Tunisia’s Jasmine Revolution: Will Democracy Betray Women?

Tunisia, the original site of the Arab Spring uprisings, was regarded by many as having the best chance of bringing its democratic aspirations to fruition. But as the Jasmine Revolution enters its second year, there are signs that have produced dismay in the camp that views Islam as inimical to democracy. Particularly concerned are those who fear that Tunisian women’s rights may be reversed by the legal and cultural entrenchment of Islamist law in the next round of democratic elections. The striking irony is that Tunisia and several other Muslim countries, women have had dictators, emirs, and monarchs to thank for their legal, social, and economic rights. Will women be betrayed by democracy?

Continue reading

Saving American Elections

Elections in the U.S. are in an unhealthy state. But, what, exactly, is wrong with elections and why?  And what can we do to restore to health both elections and the democracy that relies on them?  Professor Gierzynski addresses these questions by discussing the diagnosis and prescriptions outlined in his 2011 book, Saving American Elections: A […]

Evolution, Etiology, and What’s Wrong with ‘Born Gay’

Valerie Rohy, Professor of English We have all heard the charge that gay men and lesbians seek to “recruit children to their lifestyle”–a claim based on the old belief that homosexuality can be caused, like other bad habits, by dangerous influences. In response, queer communities increasingly cite theories of biological determinism to argue that homosexuality […]

“The Dadaab Suite and Other Poems”

English Professor Major Jackson’s Full Professor Lecture, “The Dadaab Suite and Other Poems,” Tuesday, October 4, at 5:00 p.m. Dadaab, Kenya is the home of the oldest and largest refugee camp administered by the United Nations High Commissioner for Refugees. The camp was built for 90,000 refugees in 1991 as a consequence of the civil […]

“Mapping the Everyday: Geographies of Power and Marginality in Urban Contexts”

Tracing the contours of power in cities, Professor Cope discusses ways that socially marginalized groups are subject to – and act upon – spatial constraints and restrictions in everyday life. Focusing on women, youth, and people of color, she draws on the idea of the mutual constitutions of society and space to illuminate intersections of […]

“Central Banking before the Federal Reserve”

One reason the U.S. was late to create a central bank was that earlier renditions of central banks, the First and Second Banks of the United States (1791-1811 and 1816-1836, respectively), drew political fire as large, financially powerful corporations. Although both institutions performed well, it proved impossible for either to convince both a congressional majority […]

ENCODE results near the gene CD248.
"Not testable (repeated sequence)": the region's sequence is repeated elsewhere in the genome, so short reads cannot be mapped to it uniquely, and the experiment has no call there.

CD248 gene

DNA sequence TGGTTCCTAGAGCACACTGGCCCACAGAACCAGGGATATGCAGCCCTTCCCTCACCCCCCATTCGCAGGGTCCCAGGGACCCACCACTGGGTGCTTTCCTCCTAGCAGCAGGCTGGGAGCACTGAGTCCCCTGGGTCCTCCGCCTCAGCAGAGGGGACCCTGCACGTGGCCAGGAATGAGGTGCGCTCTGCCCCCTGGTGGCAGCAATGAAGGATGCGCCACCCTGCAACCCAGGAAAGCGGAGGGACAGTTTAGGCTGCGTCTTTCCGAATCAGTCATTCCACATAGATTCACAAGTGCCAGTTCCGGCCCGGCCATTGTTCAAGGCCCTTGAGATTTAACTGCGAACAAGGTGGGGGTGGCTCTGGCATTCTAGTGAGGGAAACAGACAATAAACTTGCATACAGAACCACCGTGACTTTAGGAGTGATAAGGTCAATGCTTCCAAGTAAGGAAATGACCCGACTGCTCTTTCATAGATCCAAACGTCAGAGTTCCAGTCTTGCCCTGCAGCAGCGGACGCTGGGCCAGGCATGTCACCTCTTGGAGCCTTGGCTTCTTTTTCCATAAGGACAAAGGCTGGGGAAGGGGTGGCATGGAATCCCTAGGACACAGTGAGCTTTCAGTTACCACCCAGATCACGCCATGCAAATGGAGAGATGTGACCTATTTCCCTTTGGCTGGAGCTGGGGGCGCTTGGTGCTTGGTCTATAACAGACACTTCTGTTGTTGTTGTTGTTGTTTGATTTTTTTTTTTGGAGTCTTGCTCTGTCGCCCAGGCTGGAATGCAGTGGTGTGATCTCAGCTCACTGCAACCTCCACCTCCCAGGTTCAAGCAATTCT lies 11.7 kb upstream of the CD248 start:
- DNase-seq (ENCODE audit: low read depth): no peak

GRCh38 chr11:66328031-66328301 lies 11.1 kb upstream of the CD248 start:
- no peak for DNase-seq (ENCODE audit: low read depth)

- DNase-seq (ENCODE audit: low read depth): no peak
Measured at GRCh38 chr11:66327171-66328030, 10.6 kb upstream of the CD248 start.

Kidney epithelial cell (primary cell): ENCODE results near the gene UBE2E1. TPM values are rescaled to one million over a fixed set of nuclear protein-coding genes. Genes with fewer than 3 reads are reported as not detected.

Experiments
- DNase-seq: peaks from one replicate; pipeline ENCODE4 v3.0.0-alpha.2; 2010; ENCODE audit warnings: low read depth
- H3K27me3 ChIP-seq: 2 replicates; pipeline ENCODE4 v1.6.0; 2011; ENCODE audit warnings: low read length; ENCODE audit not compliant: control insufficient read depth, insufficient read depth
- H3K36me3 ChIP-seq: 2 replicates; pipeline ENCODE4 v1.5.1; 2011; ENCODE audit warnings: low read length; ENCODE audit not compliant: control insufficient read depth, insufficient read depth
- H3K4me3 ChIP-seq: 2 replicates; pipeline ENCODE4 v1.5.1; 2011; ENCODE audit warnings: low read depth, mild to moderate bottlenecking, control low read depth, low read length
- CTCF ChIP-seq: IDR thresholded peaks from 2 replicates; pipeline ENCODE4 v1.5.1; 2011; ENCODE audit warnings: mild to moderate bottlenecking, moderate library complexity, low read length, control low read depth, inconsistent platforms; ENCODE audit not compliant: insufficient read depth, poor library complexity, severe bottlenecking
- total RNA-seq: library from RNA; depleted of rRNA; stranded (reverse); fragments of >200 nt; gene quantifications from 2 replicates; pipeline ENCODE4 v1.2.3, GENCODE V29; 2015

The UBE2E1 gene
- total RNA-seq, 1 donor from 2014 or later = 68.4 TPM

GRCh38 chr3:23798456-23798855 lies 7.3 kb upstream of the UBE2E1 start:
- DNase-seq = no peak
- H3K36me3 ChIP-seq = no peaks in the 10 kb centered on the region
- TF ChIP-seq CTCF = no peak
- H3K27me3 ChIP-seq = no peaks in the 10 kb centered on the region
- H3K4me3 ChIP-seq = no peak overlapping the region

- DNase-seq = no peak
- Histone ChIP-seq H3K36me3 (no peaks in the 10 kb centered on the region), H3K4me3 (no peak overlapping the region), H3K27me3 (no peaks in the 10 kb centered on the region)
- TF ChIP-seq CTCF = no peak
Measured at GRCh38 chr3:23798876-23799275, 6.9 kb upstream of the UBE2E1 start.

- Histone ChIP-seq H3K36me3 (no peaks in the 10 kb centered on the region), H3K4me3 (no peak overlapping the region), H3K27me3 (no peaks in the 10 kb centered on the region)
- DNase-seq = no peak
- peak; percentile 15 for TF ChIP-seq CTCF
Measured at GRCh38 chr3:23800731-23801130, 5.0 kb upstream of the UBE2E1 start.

“Running from Anxiety: How Exercise Changes the Emotional Brain”

It is well known that exercise improves cardiovascular fitness, promotes a stable and healthy body weight, and strengthens the immune system. There is now growing evidence that exercise also improves emotional health. Studies of humans and other animals have shown that voluntary exercise reduces many of the signs and symptoms of anxiety and promotes stress […]

“The Social Organization of Technology: Vermont Perspectives on American Innovation”

The United States came to lead the world economy by the early 20th century. As symbolized by Henry Ford’s automobile production, it was the world’s most mechanized country. Among the factors accounting for the ascendance of this once-backward colony, the rapid diffusion of technological knowledge was particularly important. Supported by effective government policies and civil organization, networks of highly mobile machinists spread knowledge widely and generated broad ranges of new techniques, forming a distinctive American technology in the process. Professor Thomson will discuss how several prominent Vermonters played pivotal roles in this development.

Continue reading

“From James Marsh to Computers in Backpacks: UVM and Romanticism in the 21st Century”

Building on his recent book, The Net Effect: Romanticism, Capitalism, and the Internet- a study of the role of culture in the social construction of internet technology-Tom Streeter looks at the persistence of romanticism in the twenty-first century. Communities as diverse as computer programmers, CEOs, and college students at times demonstrate a fondness for self […]

Michael Zvolensky, “Anxiety, Smoking and Smoking Cessation”

Professor, Department of Psychology Tobacco use and dependence rates are disproportionately high among those with anxiety and its disorders. Professor Zvolensky provided an overview of the scientific literature on anxiety, smoking, and smoking cessation. He also discussed current promising treatment and prevention approaches for smokers with anxiety risk factors and disorders. The College of Arts […]